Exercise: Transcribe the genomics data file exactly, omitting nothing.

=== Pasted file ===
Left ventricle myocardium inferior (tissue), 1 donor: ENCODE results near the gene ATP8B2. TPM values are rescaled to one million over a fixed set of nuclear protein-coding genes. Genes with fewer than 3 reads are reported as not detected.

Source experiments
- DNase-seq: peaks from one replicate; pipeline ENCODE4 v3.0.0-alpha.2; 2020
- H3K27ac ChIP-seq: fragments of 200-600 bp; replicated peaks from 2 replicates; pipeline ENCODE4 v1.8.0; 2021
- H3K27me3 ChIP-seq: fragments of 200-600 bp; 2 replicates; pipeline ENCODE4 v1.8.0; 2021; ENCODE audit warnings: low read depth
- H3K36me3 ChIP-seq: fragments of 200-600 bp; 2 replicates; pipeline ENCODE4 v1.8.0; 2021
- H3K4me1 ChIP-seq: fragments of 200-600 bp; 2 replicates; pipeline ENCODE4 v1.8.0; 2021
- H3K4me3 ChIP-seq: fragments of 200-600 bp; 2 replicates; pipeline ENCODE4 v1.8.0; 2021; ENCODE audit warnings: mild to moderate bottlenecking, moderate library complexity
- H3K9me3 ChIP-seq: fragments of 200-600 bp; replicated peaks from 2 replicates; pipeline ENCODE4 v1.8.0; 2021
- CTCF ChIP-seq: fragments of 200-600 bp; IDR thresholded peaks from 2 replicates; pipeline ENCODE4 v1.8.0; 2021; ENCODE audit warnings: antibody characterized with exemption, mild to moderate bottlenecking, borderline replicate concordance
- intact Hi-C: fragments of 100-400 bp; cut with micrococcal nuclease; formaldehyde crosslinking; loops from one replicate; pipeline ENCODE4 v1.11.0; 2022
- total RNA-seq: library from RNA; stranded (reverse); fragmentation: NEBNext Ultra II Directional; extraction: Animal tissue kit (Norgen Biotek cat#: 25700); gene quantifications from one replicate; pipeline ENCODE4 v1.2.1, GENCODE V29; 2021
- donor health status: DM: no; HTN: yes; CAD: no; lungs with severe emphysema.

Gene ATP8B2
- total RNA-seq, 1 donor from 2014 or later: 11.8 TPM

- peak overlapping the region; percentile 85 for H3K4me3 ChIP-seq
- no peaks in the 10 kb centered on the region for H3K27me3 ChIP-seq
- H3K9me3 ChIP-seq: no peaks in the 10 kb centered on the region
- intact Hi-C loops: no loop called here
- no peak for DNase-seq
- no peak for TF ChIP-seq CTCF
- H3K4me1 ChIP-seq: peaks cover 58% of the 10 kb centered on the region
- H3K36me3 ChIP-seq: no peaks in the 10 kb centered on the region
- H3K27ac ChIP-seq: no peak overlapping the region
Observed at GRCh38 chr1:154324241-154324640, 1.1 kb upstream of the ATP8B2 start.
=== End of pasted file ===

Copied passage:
Left ventricle myocardium inferior (tissue), 1 donor: ENCODE results near the gene ATP8B2. TPM values are rescaled to one million over a fixed set of nuclear protein-coding genes. Genes with fewer than 3 reads are reported as not detected.

Source experiments
- DNase-seq: peaks from one replicate; pipeline ENCODE4 v3.0.0-alpha.2; 2020
- H3K27ac ChIP-seq: fragments of 200-600 bp; replicated peaks from 2 replicates; pipeline ENCODE4 v1.8.0; 2021
- H3K27me3 ChIP-seq: fragments of 200-600 bp; 2 replicates; pipeline ENCODE4 v1.8.0; 2021; ENCODE audit warnings: low read depth
- H3K36me3 ChIP-seq: fragments of 200-600 bp; 2 replicates; pipeline ENCODE4 v1.8.0; 2021
- H3K4me1 ChIP-seq: fragments of 200-600 bp; 2 replicates; pipeline ENCODE4 v1.8.0; 2021
- H3K4me3 ChIP-seq: fragments of 200-600 bp; 2 replicates; pipeline ENCODE4 v1.8.0; 2021; ENCODE audit warnings: mild to moderate bottlenecking, moderate library complexity
- H3K9me3 ChIP-seq: fragments of 200-600 bp; replicated peaks from 2 replicates; pipeline ENCODE4 v1.8.0; 2021
- CTCF ChIP-seq: fragments of 200-600 bp; IDR thresholded peaks from 2 replicates; pipeline ENCODE4 v1.8.0; 2021; ENCODE audit warnings: antibody characterized with exemption, mild to moderate bottlenecking, borderline replicate concordance
- intact Hi-C: fragments of 100-400 bp; cut with micrococcal nuclease; formaldehyde crosslinking; loops from one replicate; pipeline ENCODE4 v1.11.0; 2022
- total RNA-seq: library from RNA; stranded (reverse); fragmentation: NEBNext Ultra II Directional; extraction: Animal tissue kit (Norgen Biotek cat#: 25700); gene quantifications from one replicate; pipeline ENCODE4 v1.2.1, GENCODE V29; 2021
- donor health status: DM: no; HTN: yes; CAD: no; lungs with severe emphysema.

Gene ATP8B2
- total RNA-seq, 1 donor from 2014 or later: 11.8 TPM

- peak overlapping the region; percentile 85 for H3K4me3 ChIP-seq
- no peaks in the 10 kb centered on the region for H3K27me3 ChIP-seq
- H3K9me3 ChIP-seq: no peaks in the 10 kb centered on the region
- intact Hi-C loops: no loop called here
- no peak for DNase-seq
- no peak for TF ChIP-seq CTCF
- H3K4me1 ChIP-seq: peaks cover 58% of the 10 kb centered on the region
- H3K36me3 ChIP-seq: no peaks in the 10 kb centered on the region
- H3K27ac ChIP-seq: no peak overlapping the region
Observed at GRCh38 chr1:154324241-154324640, 1.1 kb upstream of the ATP8B2 start.